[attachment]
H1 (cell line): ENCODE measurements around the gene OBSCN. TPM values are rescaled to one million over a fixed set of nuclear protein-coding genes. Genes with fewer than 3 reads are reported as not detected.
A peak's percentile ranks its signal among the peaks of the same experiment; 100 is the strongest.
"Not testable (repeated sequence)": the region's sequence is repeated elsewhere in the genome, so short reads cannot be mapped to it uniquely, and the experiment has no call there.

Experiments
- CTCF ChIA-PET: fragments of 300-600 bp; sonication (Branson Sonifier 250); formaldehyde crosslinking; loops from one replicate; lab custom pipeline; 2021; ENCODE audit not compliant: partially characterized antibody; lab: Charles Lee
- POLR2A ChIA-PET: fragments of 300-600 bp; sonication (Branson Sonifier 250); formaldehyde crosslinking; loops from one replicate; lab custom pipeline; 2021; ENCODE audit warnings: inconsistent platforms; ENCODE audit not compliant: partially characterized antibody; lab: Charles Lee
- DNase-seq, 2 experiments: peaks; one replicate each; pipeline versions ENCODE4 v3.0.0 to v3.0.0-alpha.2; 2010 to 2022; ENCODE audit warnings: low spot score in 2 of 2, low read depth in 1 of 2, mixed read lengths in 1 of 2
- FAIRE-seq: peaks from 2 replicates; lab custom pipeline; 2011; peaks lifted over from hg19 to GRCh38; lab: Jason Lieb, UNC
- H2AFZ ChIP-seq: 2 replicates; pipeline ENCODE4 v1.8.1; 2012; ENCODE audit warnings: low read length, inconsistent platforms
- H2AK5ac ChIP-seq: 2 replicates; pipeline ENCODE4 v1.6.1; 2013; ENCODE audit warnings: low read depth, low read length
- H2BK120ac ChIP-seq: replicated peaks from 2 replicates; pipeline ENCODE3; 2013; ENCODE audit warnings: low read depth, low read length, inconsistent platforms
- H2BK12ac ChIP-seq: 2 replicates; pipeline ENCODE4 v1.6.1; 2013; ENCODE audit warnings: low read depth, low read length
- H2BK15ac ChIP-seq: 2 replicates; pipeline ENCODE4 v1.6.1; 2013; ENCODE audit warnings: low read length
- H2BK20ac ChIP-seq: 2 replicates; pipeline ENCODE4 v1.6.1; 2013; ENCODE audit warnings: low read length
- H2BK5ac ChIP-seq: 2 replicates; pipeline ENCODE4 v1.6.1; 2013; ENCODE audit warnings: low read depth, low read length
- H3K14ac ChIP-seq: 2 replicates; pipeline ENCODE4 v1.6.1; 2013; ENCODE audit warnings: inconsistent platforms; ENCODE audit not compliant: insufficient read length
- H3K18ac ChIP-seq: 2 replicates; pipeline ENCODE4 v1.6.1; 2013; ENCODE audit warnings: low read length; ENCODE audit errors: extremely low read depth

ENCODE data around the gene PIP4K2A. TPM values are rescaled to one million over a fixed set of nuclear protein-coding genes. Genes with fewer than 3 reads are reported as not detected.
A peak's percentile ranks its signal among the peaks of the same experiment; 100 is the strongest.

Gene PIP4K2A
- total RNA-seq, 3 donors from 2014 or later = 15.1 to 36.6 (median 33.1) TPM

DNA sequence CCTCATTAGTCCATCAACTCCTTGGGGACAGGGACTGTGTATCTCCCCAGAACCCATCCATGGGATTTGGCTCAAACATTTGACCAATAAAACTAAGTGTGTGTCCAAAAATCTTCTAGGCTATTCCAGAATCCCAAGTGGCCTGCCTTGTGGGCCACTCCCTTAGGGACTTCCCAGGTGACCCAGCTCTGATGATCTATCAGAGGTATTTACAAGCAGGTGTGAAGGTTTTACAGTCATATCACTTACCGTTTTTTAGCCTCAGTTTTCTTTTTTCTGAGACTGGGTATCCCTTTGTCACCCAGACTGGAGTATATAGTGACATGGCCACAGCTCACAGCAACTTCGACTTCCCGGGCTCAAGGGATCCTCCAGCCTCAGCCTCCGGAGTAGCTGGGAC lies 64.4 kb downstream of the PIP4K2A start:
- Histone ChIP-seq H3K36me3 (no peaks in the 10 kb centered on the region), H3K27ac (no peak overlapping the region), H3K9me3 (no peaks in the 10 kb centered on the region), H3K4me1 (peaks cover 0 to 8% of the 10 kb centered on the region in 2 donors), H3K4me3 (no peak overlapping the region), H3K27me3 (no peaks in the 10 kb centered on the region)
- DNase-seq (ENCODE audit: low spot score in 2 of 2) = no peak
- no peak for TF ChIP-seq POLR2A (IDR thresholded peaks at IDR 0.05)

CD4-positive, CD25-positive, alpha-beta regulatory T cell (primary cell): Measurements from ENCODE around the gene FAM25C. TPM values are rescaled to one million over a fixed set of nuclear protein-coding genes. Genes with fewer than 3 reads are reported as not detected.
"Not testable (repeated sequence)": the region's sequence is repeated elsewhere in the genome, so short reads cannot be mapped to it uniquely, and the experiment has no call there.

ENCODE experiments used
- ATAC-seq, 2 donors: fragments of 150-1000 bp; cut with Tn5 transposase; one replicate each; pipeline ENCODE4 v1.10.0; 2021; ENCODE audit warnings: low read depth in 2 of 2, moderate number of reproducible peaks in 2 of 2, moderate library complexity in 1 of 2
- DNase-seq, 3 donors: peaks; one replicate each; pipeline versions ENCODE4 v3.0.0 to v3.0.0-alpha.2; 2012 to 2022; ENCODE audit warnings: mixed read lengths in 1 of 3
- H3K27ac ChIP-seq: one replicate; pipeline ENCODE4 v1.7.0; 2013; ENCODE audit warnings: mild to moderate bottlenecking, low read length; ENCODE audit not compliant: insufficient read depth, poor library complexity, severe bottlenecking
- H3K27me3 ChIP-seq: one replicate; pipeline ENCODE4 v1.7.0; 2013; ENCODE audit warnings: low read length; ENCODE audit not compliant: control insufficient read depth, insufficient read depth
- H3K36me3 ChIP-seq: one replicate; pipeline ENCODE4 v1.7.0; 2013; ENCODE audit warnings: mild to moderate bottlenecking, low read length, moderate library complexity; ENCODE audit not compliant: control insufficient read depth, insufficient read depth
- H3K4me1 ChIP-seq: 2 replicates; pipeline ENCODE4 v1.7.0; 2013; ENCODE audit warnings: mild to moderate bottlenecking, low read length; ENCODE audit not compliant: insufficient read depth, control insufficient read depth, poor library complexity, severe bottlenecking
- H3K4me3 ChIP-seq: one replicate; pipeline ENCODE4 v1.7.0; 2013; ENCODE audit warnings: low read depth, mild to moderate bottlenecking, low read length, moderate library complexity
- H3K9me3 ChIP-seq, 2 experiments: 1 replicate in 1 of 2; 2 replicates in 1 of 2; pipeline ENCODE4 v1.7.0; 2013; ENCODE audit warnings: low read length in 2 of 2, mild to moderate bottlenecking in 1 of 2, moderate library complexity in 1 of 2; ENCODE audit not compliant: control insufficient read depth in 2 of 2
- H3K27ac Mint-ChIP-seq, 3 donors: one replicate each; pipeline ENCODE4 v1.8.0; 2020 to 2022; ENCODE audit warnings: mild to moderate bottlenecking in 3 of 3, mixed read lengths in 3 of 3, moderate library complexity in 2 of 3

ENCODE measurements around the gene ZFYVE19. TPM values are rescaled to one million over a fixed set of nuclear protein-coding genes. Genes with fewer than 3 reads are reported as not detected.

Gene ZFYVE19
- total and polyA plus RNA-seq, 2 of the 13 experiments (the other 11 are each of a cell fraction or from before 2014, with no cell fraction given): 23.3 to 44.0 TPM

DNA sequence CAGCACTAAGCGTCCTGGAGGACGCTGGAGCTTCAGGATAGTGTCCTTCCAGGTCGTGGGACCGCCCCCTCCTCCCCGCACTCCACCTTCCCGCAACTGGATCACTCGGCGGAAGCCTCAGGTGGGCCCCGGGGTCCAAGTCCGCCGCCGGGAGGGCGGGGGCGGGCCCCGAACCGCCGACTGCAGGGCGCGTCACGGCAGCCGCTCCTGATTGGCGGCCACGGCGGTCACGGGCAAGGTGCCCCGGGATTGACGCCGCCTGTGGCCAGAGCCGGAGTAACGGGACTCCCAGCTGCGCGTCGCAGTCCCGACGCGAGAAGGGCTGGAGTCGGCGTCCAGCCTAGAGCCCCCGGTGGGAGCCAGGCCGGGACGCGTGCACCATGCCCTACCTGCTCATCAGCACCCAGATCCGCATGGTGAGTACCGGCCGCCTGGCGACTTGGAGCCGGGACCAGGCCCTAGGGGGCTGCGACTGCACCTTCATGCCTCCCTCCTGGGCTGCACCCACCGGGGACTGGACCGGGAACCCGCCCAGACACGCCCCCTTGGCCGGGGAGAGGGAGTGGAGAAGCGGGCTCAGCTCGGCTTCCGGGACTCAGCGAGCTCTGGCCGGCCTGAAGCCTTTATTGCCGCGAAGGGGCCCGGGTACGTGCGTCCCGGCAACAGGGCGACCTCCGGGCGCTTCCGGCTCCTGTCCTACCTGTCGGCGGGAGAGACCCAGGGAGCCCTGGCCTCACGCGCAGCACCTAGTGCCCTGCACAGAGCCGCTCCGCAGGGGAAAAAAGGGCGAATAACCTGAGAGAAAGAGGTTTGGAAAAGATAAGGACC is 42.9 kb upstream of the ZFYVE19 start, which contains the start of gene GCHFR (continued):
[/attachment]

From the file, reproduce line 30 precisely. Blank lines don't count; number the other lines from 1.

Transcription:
- DNase-seq, 3 donors: peaks; one replicate each; pipeline versions ENCODE4 v3.0.0 to v3.0.0-alpha.2; 2012 to 2022; ENCODE audit warnings: mixed read lengths in 1 of 3